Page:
The story goes like this... Fellow Greek composer Stavros Logaridis released a song in 1977 called City Of Violets. And well...just have a listen. And now Chariots Of Fire again.

After years of this case being kicked around court in Europe, Vangelis...actually won. ......how?

Whether the Judge just wasn't hearing the similarity or Logaridis had a horrible legal team representing him, in the eyes of the law these two songs are merely a coincidence.

So this is where I feel the need to step in.

All that hooey about the Tsubasamaru theme song being a copy of the Blade Runner end title music? Coincidence. How are we even sure Eiji Kawamura has seen Blade Runner...or even heard of it for that matter? The fact that he is a Sci-Fi composer with electronic tendencies? Coincidence. I mean, sure the Tsubasamaru music sounds nothing like any of the other Kakuranger music...but maybe the man just wanted to try something new. As far as I know, there is no court case against Kawamura and Toei by Vangelis. No need to make a fuss since they're nothing alike.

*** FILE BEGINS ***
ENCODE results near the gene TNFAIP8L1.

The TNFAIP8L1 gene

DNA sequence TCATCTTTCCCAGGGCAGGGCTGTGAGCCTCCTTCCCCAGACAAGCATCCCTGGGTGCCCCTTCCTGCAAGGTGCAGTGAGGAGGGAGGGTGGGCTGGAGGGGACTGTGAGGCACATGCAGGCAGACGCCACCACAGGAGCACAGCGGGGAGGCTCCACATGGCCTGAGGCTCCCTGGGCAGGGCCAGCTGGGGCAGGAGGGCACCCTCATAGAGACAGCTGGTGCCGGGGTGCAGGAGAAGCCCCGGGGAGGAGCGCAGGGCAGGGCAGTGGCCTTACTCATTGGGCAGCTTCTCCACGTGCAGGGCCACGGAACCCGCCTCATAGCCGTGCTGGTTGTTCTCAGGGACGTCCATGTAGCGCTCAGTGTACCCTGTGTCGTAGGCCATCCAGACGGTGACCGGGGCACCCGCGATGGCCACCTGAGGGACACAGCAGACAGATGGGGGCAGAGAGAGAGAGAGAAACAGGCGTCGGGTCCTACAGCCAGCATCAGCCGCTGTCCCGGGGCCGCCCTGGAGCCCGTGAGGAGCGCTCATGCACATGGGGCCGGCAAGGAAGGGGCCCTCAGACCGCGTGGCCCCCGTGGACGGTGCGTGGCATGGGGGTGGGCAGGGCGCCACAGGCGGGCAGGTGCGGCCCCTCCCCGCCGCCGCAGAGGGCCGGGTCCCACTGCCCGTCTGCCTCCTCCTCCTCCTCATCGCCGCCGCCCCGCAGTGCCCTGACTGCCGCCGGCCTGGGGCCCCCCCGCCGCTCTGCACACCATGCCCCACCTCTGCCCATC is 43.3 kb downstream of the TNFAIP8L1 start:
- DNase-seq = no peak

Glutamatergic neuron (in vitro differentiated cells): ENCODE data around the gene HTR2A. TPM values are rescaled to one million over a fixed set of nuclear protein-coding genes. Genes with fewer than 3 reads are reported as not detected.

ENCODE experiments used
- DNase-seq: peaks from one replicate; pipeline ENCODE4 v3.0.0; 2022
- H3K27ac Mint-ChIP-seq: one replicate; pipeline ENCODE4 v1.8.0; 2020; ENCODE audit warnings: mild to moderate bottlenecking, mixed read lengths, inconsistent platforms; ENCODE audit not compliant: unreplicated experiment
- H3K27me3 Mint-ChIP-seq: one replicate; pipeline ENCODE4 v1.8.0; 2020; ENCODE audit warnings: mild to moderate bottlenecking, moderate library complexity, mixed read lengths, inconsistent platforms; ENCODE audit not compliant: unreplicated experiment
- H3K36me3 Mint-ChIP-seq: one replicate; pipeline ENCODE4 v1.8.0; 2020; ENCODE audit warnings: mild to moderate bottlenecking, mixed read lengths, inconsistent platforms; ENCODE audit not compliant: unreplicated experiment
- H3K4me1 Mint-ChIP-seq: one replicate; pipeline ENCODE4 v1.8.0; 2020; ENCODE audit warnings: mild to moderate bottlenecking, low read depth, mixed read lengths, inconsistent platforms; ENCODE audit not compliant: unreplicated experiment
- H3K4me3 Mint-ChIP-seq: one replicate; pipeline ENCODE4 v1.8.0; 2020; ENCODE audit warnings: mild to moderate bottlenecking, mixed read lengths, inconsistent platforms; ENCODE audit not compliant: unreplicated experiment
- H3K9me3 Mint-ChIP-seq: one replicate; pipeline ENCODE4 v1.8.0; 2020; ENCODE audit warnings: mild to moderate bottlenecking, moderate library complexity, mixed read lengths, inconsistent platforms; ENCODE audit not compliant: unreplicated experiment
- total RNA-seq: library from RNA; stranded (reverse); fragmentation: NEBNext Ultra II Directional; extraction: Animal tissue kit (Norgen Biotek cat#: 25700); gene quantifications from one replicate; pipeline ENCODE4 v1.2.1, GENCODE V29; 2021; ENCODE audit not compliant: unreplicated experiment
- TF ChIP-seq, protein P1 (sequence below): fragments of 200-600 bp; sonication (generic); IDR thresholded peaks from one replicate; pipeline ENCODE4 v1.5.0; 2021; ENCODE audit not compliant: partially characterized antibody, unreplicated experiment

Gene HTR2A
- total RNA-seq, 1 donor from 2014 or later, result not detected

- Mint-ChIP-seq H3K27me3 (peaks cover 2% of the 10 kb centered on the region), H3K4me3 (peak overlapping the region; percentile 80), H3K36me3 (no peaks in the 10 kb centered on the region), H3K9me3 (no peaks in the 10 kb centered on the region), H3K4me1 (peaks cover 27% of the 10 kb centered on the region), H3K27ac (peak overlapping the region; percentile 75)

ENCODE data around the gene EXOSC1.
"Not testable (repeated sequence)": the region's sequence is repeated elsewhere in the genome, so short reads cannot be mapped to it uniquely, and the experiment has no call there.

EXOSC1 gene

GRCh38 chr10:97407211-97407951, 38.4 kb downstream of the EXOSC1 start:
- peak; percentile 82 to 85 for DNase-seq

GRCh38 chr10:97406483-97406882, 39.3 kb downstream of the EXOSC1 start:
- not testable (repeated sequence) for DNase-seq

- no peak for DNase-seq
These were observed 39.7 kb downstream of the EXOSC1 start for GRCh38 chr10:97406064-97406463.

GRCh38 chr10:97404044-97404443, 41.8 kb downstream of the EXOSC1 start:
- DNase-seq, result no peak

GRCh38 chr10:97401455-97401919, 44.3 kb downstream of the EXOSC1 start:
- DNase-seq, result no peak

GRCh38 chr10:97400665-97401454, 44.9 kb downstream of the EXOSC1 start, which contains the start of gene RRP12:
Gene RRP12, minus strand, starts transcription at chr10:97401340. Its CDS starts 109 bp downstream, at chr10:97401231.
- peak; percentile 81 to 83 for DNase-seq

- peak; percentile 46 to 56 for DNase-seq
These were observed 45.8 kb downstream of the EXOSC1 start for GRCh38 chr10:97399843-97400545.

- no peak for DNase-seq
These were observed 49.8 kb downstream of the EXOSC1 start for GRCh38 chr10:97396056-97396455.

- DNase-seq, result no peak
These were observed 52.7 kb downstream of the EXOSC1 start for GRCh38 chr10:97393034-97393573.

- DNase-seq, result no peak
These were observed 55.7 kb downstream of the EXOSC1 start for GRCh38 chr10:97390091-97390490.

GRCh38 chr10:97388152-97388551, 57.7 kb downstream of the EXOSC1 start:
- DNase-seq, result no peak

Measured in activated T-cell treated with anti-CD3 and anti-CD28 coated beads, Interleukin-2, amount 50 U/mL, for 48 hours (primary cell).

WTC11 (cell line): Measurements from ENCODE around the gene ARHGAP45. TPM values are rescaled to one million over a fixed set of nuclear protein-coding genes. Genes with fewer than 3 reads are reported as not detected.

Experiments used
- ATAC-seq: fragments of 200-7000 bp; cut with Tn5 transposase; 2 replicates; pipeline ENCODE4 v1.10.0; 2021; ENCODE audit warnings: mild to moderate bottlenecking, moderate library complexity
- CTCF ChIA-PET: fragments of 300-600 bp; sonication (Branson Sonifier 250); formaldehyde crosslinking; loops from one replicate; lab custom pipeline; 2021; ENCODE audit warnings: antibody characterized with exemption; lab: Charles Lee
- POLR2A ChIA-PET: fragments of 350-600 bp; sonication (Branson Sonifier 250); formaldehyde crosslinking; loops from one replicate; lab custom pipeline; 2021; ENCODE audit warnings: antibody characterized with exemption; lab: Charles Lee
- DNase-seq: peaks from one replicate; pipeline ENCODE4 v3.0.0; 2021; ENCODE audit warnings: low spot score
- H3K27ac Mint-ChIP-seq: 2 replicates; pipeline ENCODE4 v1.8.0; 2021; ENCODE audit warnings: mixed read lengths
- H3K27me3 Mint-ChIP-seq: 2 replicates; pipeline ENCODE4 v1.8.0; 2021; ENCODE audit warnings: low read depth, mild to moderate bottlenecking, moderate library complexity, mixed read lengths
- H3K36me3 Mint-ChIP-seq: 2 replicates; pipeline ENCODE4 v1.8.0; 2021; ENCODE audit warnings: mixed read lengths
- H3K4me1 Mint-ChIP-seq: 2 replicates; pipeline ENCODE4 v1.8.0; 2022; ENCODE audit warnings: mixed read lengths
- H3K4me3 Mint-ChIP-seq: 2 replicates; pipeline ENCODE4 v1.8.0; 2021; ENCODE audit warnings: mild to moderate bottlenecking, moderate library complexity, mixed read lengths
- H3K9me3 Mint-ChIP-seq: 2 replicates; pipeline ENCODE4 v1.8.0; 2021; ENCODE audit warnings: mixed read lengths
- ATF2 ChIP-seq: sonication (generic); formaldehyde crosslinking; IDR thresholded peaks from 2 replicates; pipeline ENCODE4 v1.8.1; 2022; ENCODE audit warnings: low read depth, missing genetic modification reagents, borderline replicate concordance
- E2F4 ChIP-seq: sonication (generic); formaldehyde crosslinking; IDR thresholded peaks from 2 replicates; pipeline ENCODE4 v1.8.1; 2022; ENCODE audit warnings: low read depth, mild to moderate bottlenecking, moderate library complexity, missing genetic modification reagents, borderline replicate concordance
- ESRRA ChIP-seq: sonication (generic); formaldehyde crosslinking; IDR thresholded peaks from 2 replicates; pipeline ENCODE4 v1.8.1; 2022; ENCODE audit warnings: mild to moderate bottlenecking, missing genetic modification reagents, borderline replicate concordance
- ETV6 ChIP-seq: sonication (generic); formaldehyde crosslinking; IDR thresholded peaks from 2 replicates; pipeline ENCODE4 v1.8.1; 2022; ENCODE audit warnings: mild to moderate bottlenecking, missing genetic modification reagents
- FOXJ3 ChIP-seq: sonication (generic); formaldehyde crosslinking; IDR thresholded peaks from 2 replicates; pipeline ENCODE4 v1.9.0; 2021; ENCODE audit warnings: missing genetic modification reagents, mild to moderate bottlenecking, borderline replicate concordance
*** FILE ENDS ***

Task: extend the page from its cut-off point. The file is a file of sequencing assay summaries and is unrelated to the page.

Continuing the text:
I almost feel the need to retract the video I made. I mean, sure, all the other videos in the series are carbon copies, but this one...I don't think it belongs there any more.


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I obviously had a little bit too much free time on my hands while I was on the road. When I heard about the court case the very first thing I thought of, well, the second thing I thought of was the Tsubasamaru music. The first thing was how much I don't really care for Chariots Of Fire. Vangelis is a very talented musician, but I don't know about this one. Legally it's his own creation...we can't argue with that.

Thanks for stopping by and reading this unusual post. If you want some more music topics, check out my CD Collection page for some related articles.